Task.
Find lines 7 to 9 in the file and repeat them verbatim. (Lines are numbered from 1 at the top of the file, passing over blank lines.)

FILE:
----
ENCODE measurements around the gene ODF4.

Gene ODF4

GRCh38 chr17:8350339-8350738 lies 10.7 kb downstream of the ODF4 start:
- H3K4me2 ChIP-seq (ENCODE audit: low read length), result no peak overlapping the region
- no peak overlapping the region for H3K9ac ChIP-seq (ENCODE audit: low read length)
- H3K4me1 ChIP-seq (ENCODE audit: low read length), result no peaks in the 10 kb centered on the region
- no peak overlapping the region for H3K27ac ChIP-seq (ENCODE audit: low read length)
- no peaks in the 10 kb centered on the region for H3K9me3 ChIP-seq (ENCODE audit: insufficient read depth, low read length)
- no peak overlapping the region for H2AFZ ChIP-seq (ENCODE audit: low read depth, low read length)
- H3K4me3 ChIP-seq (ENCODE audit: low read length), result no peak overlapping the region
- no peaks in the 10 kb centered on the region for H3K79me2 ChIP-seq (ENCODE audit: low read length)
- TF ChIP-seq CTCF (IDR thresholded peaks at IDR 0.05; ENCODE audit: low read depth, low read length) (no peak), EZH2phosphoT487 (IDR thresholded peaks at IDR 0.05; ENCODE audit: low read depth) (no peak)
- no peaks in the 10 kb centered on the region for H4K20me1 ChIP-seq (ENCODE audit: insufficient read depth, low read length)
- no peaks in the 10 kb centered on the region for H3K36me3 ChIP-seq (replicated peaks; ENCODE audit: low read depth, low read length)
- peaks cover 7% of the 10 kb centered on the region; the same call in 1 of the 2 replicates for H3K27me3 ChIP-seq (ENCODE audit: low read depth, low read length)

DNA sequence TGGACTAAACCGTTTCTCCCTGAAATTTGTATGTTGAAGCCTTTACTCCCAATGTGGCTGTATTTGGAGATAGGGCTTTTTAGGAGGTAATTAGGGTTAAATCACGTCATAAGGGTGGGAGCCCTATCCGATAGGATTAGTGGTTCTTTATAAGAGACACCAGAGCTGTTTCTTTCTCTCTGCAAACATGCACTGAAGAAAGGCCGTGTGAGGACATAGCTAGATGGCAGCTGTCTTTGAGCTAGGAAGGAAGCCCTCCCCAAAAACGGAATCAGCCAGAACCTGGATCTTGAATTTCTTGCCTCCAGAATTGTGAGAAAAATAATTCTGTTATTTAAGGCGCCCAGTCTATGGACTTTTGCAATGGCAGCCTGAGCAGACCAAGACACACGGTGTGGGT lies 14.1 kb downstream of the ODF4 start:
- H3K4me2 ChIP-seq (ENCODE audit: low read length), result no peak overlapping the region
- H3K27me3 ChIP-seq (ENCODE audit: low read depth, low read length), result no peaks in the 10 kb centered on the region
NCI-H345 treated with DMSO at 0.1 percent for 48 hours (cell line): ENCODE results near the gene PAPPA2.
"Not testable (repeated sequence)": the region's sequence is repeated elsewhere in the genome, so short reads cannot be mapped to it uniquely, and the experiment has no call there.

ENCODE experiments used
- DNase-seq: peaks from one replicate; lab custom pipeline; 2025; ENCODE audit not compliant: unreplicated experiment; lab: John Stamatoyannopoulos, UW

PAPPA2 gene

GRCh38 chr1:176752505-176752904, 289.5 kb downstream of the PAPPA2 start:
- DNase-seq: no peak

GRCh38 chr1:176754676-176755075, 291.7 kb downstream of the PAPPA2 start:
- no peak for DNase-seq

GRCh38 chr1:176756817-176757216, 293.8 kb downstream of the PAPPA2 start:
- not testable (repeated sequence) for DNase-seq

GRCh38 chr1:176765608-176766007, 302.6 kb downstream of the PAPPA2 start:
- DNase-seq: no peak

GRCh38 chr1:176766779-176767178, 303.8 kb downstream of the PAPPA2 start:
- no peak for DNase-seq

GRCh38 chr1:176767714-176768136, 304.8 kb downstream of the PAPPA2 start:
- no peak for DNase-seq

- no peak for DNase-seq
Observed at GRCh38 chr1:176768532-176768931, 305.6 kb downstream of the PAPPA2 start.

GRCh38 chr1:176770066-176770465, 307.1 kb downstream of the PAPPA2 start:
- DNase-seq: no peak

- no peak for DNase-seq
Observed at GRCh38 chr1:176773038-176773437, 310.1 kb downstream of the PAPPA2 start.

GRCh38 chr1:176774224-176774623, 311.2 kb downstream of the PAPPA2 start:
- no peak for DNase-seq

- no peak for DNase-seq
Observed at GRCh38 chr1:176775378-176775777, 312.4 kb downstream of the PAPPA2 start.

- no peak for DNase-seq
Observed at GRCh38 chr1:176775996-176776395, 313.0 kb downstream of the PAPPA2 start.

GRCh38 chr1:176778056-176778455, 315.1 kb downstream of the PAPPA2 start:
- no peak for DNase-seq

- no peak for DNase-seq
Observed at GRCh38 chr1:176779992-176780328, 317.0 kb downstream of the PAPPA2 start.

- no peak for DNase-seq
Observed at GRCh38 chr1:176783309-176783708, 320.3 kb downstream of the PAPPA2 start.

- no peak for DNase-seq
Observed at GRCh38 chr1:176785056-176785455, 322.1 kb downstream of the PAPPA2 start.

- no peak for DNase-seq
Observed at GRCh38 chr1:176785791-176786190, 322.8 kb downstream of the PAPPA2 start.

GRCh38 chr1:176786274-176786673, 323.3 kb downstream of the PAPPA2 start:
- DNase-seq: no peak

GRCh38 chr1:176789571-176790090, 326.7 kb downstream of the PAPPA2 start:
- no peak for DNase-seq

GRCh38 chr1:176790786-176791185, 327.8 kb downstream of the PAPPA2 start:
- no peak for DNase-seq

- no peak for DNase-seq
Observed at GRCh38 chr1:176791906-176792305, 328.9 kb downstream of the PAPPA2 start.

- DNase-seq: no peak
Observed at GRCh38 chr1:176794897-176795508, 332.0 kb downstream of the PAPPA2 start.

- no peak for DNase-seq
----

- no peak overlapping the region for H3K27ac ChIP-seq (ENCODE audit: low read length)
- no peaks in the 10 kb centered on the region for H3K9me3 ChIP-seq (ENCODE audit: insufficient read depth, low read length)
- no peak overlapping the region for H2AFZ ChIP-seq (ENCODE audit: low read depth, low read length)